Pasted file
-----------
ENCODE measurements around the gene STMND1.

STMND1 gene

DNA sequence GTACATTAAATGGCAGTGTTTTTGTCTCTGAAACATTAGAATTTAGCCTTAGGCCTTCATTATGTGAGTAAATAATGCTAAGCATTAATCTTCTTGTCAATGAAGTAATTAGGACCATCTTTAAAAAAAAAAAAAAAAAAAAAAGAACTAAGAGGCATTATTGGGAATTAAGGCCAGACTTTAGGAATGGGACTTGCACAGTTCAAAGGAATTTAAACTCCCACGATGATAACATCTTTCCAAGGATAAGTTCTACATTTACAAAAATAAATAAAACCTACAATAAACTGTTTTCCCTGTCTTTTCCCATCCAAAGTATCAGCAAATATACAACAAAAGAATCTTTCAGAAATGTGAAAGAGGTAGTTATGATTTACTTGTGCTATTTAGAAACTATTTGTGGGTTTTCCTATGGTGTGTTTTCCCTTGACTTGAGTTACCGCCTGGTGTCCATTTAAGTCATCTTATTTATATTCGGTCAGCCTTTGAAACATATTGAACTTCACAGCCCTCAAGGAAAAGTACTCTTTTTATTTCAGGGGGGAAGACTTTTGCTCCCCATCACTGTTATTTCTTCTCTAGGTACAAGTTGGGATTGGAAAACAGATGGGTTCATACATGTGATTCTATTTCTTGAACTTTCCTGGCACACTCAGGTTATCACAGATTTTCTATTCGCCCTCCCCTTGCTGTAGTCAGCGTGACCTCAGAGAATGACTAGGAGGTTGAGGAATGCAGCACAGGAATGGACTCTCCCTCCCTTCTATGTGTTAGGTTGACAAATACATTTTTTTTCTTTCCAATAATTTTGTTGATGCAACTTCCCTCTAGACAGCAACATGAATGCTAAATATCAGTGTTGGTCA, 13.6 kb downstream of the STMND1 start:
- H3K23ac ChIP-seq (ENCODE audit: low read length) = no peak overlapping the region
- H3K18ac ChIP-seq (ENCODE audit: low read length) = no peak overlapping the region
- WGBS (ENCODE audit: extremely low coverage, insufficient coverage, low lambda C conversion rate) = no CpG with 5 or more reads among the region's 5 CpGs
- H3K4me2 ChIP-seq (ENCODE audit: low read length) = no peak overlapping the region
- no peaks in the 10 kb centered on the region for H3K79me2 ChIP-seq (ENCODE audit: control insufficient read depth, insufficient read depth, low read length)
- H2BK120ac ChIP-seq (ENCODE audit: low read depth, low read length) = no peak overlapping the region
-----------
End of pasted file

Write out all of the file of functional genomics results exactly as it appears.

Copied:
ENCODE measurements around the gene STMND1.

STMND1 gene

DNA sequence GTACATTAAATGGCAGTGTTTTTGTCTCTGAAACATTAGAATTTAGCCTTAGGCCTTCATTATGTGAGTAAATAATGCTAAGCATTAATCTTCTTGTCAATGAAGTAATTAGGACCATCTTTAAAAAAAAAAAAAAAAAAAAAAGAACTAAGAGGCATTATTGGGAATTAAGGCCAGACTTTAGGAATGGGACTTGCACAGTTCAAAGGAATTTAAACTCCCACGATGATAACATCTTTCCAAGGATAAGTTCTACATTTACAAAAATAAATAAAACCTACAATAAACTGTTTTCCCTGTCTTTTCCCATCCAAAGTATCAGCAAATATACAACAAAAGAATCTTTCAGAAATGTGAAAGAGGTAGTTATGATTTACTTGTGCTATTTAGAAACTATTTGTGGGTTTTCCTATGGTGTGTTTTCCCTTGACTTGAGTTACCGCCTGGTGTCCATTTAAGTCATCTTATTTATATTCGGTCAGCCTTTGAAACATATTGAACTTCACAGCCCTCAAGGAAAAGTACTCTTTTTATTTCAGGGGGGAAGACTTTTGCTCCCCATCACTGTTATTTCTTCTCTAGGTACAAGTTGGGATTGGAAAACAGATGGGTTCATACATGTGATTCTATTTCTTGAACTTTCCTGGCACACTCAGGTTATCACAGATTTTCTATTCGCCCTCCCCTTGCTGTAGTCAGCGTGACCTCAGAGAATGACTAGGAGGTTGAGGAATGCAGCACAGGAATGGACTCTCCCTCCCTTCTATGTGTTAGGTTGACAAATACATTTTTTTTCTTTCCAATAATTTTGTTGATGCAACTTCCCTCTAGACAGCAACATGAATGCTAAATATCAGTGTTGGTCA, 13.6 kb downstream of the STMND1 start:
- H3K23ac ChIP-seq (ENCODE audit: low read length) = no peak overlapping the region
- H3K18ac ChIP-seq (ENCODE audit: low read length) = no peak overlapping the region
- WGBS (ENCODE audit: extremely low coverage, insufficient coverage, low lambda C conversion rate) = no CpG with 5 or more reads among the region's 5 CpGs
- H3K4me2 ChIP-seq (ENCODE audit: low read length) = no peak overlapping the region
- no peaks in the 10 kb centered on the region for H3K79me2 ChIP-seq (ENCODE audit: control insufficient read depth, insufficient read depth, low read length)
- H2BK120ac ChIP-seq (ENCODE audit: low read depth, low read length) = no peak overlapping the region